"AIDS Treatment News" online * New Issue #302 (searchable/indexed)

George M. Carter gmc0 at ix.netcom.com
Mon Nov 2 09:40:25 EST 1998


I wrote
>>Vaccination-induced seropositivity is NOT the same as
>>infection-induced seropositivity. 

johnburgin at worldnet.att.net wrote:
>How do you know? How do you know?

Because it's different panels of antigens.  Because with some types of
vaccines, you don't have any risk of HIV producing more of itself at
all.

> (There are many different kinds of
>>vaccines, including whole-killed, live but disabled, subunit and other
>>varieties; the "live but disabled" variety (my terms) 
>would you accept the term attenuated?

I didn't want to burden you with too many syllables.

>>MAY represent a
>>risk of the virus converting to "live and able" and thus causing
>>disease).
>>
>>There are other risks associated with vaccines.  

>So, the bottom line is, we're, um, not quite there yet?

Um, no, not close yet at all.  Does that make you happy?

The best vaccines we have right now are condoms and availability of
clean syringes.

>The only
>problem with this is that we both know that when you are diagnosed
>with being HIV positive, whether from "infection" or immunization, you
>are still HIV+.  Why is that so complicated for you? 

It is not!  And indeed, you are now raising a separate and distinct
issue that has to be addressed in terms of the social issues you
outline.  I agree wholeheartedly.

>Is your employer or the health department or your patient, or hospital
>that you work at going to know the difference?  How will the test be
>able to tell, with certaintly, that the seropositive status is from
>"non-neutralizing" antibodies(I just love that term, it's so
>"grounding") or the real McCoy?  Obviously the only way one will know
>for sure is if they don't develop AIDS.  Isn't that special?

No, it's not the only way.  A PCR will not find replicating virus.

> Look back to the early days of the polio vaccine trials.  Do you
>recall from your reading that there were a number(but I guess they
>weren't "statiscally" important) of individuals that developed polio
>from the vaccine?  What a bummer.  Do you think that maybe, assuming
>for the sake of argument that with this HIV infection we are trying to
>prevent, we could run into a similar problem?  I mean, gosh, with all
>the mutations!  

For certain types of vaccines (attenuated), yes that represents a
potential risk.  For subunit vaccines or those that do not use any HIV
genetic material, there is little risk.  Do you think you are the only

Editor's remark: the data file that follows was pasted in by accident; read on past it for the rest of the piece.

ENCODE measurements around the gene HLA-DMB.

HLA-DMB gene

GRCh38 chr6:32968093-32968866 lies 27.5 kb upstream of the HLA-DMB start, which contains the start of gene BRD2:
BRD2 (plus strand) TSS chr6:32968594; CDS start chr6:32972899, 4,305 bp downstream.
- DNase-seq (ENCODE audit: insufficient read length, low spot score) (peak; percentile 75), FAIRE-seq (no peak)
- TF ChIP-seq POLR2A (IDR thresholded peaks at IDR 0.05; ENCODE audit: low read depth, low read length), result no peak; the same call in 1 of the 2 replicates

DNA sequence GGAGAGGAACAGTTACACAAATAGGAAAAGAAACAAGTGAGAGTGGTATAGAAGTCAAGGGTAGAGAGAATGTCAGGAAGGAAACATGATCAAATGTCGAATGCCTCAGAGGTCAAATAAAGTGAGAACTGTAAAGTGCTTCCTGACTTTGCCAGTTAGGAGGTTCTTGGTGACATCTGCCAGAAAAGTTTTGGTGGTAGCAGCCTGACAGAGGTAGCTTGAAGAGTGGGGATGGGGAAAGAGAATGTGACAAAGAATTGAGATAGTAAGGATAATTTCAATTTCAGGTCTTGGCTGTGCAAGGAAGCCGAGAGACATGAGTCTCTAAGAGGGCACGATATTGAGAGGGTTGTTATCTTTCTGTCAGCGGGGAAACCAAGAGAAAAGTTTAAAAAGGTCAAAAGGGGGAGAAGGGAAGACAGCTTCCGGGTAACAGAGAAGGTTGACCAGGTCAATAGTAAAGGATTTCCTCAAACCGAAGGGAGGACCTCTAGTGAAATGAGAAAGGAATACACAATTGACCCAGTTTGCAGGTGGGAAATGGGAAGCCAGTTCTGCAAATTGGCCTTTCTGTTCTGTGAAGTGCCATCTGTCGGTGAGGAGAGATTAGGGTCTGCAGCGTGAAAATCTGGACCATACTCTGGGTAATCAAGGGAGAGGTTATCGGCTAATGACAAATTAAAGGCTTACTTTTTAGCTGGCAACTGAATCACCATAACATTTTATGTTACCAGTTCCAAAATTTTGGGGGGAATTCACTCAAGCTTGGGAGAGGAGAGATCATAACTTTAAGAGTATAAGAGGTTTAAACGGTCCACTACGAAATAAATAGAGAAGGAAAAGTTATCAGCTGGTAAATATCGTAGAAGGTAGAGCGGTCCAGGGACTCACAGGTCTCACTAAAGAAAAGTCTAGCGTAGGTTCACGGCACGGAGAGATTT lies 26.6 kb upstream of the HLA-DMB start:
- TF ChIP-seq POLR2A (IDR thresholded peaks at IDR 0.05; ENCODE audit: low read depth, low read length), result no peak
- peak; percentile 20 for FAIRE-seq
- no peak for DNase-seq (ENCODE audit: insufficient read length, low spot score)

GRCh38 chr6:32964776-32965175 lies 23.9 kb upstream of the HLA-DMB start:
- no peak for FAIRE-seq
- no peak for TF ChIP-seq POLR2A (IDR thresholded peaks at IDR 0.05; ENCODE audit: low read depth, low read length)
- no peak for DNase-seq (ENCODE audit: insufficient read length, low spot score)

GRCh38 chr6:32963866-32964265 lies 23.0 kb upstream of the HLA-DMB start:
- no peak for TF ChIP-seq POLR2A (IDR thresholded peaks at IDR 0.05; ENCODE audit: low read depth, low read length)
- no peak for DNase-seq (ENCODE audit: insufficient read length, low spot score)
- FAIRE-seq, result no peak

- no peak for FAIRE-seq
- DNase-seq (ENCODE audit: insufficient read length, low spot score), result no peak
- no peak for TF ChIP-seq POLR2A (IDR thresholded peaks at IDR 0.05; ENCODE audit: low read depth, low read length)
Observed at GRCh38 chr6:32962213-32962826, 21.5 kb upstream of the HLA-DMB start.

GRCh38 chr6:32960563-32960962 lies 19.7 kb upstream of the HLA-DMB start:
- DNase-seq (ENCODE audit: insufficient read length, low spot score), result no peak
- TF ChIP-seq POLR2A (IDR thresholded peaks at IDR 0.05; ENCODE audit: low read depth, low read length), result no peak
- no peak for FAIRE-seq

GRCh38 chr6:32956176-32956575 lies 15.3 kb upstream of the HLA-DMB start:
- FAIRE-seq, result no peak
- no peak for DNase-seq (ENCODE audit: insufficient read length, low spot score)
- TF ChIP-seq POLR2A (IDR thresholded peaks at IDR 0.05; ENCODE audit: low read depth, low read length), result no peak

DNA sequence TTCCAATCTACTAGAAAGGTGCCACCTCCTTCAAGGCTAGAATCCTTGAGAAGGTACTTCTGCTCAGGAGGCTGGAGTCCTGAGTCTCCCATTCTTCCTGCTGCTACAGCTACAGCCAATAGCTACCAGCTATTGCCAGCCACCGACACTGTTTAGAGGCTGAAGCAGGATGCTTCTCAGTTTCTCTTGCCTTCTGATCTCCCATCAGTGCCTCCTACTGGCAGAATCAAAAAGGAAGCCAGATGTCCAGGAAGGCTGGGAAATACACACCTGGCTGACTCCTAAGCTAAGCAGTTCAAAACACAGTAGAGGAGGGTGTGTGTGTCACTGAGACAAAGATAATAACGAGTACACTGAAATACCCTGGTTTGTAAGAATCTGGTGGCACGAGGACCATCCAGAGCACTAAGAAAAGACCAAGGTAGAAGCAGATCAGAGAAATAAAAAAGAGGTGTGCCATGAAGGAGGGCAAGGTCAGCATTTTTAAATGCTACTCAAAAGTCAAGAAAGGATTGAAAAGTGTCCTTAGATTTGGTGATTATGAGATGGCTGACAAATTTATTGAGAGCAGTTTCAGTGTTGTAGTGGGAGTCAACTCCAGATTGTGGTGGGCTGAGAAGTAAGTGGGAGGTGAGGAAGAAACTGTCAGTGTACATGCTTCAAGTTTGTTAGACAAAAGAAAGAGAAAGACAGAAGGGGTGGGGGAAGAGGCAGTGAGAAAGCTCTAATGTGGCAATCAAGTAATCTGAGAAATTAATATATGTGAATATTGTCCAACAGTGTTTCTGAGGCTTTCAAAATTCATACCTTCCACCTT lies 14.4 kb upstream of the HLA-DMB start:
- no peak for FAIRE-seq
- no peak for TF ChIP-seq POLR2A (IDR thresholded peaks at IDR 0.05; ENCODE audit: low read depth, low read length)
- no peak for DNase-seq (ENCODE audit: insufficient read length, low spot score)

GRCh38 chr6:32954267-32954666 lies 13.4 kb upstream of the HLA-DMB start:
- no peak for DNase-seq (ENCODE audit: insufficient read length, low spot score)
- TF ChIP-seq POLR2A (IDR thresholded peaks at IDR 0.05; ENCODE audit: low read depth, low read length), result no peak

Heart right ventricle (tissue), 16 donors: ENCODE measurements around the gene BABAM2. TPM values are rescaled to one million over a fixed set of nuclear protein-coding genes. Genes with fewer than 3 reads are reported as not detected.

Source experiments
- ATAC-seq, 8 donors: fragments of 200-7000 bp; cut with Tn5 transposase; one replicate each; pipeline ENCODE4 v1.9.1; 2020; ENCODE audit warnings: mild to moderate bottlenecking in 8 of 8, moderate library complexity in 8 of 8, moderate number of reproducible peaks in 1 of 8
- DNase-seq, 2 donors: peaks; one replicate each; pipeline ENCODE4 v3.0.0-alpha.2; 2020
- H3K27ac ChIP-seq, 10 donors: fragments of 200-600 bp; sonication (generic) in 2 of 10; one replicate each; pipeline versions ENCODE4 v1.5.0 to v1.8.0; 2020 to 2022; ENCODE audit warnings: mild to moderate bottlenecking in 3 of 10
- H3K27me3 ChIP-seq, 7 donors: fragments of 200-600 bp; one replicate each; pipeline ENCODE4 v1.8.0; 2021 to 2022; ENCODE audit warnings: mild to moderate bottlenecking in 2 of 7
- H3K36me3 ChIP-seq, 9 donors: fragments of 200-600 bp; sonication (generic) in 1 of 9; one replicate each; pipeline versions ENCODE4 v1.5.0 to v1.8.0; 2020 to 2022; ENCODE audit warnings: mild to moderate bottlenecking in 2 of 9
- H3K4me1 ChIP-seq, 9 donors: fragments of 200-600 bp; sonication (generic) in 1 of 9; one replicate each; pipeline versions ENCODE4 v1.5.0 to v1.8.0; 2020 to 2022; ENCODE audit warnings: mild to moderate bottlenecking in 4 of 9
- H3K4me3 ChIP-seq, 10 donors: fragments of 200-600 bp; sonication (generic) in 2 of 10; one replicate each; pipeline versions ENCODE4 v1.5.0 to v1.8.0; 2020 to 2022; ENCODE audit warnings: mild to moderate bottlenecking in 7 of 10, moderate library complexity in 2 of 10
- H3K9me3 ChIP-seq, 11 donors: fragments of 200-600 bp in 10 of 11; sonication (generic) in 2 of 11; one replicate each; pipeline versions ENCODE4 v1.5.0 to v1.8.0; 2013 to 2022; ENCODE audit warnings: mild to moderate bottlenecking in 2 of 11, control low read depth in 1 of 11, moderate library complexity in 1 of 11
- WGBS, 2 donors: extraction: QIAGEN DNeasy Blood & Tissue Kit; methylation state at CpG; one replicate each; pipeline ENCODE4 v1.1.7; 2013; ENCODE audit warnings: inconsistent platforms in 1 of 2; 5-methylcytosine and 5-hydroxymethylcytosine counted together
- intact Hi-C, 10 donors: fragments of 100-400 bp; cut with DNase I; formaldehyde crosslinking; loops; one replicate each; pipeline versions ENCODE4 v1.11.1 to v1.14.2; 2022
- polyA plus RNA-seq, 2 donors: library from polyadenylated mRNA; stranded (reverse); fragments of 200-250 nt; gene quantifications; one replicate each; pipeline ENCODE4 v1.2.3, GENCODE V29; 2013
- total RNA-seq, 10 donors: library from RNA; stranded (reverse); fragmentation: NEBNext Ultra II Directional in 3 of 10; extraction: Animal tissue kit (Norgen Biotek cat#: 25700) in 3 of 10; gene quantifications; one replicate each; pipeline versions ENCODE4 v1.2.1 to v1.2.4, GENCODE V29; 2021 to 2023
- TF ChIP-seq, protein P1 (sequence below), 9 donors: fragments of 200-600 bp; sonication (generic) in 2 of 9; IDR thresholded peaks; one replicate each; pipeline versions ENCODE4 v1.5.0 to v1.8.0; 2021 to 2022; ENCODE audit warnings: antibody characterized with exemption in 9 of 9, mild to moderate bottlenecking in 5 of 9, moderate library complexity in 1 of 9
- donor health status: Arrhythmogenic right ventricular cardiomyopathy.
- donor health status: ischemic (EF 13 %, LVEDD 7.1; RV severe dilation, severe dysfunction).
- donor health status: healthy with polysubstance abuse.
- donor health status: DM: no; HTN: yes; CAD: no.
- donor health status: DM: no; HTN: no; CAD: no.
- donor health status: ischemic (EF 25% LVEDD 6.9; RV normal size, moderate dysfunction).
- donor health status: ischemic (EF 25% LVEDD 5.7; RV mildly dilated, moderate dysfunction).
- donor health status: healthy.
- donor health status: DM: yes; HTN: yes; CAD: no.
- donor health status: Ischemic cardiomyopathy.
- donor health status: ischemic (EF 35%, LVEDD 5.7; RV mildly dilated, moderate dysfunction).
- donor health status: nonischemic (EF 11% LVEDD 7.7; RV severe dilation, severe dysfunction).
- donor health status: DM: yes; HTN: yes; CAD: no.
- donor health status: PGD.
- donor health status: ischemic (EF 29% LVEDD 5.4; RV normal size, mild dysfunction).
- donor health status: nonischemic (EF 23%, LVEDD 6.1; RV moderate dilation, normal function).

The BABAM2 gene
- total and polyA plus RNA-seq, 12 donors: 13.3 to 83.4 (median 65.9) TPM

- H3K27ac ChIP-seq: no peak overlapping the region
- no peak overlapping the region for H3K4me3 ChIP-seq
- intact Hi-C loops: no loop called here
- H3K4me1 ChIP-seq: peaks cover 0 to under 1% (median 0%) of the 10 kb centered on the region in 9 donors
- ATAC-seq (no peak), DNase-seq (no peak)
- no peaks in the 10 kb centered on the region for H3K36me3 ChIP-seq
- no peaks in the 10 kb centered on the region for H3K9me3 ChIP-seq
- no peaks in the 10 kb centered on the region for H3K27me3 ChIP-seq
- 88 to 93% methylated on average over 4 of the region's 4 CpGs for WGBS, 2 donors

one suddenly aware of these potential risks?

>Well George, thank you for the civility, it's been so
>nice having you, Frank and the guys having pity on me these last few
>days.  Oh, by the way, could you answer this little question?  

Civility only because you're obviously seriously impaired.

>You know what it takes to validate all the models/cartoons
>about "hiv" structure, but neither you or the other guys  have the
>ability to do it, or hasn't tried, or what?  Should be no problem to
>get "infectious hiv" from plasma amenable to EM analysis
>with these "viral loads" upwards of hundreds of millions,
>right?  I'm still waiting for you to help me with this one.  Maybe
>after you can take the magic test and prove that you can solve the
>"elemental" problems like this one, maybe I'll start worrying more
>about your lecture on basic immunology.  The only problem with the
>immunology lecture George is that you guys are moving the goldposts
>again.  You people have rewritten, molecular biology, and  immunology,
>and found a retrovirus out of the swarm of existing retroviruses that
>inhabit the planet that only chose NOW to become infective or NOW to
>become lethal.  jb

Your question is the usual "isolation" question, where the so-called
"dissidents" move the goal post on what isolation is.  The fact is
that HIV has been purified, cloned, sequenced.  Swarms of
retroviruses? Which ones?  HERVs?  Why should ANY disease suddenly
appear?  Like the flu?  Or plague?  It depends on vectors. 

You seem to exist in some static world where things never change.
Nothing's ever gonna happen to you, eh?

I still find it impossible to believe that you are any kind of
researcher.

		George M. Carter





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